Year end1

Thérèse Racquin by Émile Zola

Thérèse was the daughter of a French sailor and a native woman. Her father her to took his sister, a haberdasher, to raise with her son. Camille, a bright but sickly child. It was expected that Thérèse and Camille would marry, and marry they did. Not because either one had feelings for the another, but because it didn’t occur to either of them to do anything else, or that life could offer anything more than they already knew. Zola painted a picture of dark and dull lives, and yet he held me. Somehow, I don’t know how, he planted the idea that something would happen, that it was imperative that I continued to turn the pages.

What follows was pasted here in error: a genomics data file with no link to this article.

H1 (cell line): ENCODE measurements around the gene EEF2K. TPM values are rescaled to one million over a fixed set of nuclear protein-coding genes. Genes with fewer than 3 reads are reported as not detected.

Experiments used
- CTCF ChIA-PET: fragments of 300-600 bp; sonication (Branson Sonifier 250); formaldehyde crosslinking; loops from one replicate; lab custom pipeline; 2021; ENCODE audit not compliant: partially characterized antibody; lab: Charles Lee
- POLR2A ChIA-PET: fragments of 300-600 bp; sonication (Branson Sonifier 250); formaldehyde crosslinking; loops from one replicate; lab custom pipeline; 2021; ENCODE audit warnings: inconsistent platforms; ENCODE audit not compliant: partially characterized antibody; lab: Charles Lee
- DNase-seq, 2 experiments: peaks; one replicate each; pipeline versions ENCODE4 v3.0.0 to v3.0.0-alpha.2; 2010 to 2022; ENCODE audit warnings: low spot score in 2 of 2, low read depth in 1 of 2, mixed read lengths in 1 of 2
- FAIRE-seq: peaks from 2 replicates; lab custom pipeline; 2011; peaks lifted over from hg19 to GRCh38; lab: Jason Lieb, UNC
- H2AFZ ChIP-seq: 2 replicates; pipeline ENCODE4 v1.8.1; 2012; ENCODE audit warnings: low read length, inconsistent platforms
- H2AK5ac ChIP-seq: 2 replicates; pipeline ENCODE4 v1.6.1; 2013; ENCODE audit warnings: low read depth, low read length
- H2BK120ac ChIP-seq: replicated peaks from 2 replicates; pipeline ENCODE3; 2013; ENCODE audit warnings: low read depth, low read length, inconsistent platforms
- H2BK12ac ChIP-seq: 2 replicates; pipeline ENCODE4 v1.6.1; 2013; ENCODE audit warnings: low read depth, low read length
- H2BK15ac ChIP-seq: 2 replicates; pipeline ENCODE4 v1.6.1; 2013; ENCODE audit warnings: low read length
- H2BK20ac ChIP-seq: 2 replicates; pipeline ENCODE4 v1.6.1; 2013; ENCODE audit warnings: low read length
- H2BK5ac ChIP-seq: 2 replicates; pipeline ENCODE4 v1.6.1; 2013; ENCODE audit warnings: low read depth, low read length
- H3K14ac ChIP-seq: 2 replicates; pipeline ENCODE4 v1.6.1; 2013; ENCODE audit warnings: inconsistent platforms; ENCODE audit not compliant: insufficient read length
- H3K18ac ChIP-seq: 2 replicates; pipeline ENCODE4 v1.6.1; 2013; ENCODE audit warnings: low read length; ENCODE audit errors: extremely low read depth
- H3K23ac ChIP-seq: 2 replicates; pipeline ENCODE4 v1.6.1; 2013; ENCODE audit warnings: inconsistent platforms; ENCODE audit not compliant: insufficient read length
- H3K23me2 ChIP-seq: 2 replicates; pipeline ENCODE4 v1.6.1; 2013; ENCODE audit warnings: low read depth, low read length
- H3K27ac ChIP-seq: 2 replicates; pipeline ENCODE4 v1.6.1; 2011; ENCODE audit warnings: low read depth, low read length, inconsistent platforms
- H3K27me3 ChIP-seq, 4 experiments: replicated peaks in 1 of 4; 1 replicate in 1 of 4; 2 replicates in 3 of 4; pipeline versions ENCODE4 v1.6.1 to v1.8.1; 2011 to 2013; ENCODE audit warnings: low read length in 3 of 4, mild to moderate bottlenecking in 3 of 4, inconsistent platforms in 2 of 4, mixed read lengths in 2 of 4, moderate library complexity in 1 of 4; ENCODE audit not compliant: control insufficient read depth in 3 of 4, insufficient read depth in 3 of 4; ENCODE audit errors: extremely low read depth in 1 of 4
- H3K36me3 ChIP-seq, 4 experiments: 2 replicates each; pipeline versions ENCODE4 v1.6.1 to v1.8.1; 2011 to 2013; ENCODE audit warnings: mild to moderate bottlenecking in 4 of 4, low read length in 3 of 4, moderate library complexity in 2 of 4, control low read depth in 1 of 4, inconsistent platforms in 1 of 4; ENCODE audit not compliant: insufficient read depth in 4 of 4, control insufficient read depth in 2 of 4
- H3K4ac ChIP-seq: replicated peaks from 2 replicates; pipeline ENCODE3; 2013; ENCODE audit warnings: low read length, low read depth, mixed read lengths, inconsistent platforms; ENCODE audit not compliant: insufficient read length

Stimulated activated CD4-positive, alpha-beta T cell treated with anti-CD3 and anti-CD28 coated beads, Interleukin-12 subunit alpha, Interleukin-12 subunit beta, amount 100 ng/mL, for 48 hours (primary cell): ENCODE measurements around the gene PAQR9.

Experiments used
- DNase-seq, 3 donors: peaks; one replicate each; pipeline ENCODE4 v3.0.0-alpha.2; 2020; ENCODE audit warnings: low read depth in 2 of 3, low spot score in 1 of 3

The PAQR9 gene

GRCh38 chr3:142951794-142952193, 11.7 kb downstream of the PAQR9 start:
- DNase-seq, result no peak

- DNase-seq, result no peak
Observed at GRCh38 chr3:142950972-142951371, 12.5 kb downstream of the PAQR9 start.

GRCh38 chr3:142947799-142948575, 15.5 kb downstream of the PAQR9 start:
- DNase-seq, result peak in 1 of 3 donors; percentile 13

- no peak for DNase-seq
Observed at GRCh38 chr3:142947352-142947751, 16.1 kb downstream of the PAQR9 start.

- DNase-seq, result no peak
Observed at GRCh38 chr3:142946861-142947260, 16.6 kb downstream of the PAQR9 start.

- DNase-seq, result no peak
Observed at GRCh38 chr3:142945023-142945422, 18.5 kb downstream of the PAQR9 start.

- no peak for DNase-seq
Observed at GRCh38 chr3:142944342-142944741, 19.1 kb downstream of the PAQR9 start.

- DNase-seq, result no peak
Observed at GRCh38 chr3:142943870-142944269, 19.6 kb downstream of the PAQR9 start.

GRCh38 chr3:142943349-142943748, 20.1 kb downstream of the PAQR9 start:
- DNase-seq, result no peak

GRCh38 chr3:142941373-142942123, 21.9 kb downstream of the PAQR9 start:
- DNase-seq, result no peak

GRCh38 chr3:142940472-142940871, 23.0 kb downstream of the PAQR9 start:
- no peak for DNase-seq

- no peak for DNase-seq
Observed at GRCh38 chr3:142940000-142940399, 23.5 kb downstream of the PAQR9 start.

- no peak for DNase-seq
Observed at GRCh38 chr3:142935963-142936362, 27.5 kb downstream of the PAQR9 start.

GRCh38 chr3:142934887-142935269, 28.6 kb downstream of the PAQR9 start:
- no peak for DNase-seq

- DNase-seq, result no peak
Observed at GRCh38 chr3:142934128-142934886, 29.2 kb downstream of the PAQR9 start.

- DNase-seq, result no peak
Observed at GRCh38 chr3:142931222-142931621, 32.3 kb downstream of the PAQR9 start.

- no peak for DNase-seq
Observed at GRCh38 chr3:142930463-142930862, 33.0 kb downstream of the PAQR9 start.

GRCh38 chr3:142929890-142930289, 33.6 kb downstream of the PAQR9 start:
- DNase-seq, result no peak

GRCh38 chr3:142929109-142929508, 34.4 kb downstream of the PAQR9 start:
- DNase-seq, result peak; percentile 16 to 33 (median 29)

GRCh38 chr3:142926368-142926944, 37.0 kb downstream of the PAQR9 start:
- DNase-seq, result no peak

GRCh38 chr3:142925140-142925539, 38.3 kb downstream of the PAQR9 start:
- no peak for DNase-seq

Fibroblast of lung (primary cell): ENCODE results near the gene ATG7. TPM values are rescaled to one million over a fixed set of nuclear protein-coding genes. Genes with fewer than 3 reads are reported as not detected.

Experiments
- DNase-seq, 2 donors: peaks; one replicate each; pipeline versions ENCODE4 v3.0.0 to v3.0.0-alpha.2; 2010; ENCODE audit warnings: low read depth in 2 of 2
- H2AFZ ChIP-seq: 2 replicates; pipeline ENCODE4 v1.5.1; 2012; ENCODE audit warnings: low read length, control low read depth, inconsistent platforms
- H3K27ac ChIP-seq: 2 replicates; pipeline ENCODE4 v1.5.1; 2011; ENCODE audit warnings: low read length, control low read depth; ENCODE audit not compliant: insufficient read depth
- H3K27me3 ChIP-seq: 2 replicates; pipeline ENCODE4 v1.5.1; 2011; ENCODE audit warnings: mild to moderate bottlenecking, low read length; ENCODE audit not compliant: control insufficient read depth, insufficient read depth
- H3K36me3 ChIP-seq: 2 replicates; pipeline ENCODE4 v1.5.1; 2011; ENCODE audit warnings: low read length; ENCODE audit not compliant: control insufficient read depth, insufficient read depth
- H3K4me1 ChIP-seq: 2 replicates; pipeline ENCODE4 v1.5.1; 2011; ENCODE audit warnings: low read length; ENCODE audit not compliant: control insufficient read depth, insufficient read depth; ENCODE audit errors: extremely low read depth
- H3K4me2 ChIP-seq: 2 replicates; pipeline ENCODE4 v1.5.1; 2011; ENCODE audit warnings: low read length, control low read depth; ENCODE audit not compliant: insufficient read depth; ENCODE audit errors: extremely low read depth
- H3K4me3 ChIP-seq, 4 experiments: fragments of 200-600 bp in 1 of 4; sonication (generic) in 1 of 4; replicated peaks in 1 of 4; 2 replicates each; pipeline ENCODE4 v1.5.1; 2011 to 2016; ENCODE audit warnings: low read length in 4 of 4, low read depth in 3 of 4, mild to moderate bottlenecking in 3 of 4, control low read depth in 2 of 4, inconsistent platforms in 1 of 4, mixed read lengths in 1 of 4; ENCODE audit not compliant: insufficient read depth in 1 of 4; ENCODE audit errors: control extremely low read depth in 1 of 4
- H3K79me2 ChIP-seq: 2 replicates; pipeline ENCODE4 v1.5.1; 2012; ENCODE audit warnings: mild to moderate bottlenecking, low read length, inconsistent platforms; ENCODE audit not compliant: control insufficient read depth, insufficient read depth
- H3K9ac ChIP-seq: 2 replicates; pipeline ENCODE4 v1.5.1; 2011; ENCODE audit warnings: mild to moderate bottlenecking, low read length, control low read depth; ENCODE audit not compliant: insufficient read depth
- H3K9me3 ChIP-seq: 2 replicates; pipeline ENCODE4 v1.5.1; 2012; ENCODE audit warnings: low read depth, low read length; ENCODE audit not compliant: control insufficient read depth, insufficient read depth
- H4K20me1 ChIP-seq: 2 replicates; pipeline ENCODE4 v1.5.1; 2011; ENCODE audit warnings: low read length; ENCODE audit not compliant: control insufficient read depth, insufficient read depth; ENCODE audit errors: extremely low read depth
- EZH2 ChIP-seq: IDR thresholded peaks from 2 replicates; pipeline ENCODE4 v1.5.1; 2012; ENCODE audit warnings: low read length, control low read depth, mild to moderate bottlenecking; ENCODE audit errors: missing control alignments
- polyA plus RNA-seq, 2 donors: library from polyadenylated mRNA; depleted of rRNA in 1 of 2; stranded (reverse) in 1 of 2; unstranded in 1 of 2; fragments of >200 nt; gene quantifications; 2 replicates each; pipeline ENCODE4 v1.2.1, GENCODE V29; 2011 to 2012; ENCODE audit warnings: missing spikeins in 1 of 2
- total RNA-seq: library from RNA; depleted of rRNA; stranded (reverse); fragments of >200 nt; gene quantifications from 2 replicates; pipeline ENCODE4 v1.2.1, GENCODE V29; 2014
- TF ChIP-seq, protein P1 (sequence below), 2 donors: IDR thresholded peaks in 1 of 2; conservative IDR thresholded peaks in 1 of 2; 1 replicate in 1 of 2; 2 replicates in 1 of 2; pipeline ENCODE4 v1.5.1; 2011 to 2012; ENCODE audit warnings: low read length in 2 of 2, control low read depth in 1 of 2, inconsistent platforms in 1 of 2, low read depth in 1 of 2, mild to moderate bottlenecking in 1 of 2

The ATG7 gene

The Home-Maker by Dorothy Canfield Fisher

The very, very best novels leave me struggling for words, quite unable to capture what it is that makes them so extraordinary. The Home-Maker is one of those novels. It was published in the 1920s, it is set in small town American, and yet it feels extraordinarily relevant. It is the story of the Knapp family – Evangeline, Lester and their children, Helen, Henry and Stephen. A family that was unhappy, because both parents were trapped in the roles that society dictated a mother and a father should play.

The Other Half of Me by Morgan McCarthy

As I read The Other Half of Me, Morgan McCarthy’s first novel, I heard echoes of many other stories. Stories of lives lived in grand country houses. Stories of troubled families harbouring dark secrets. Stories of privileged, but troubled, lives … and yet, through all of that, I heard a new and distinctive story.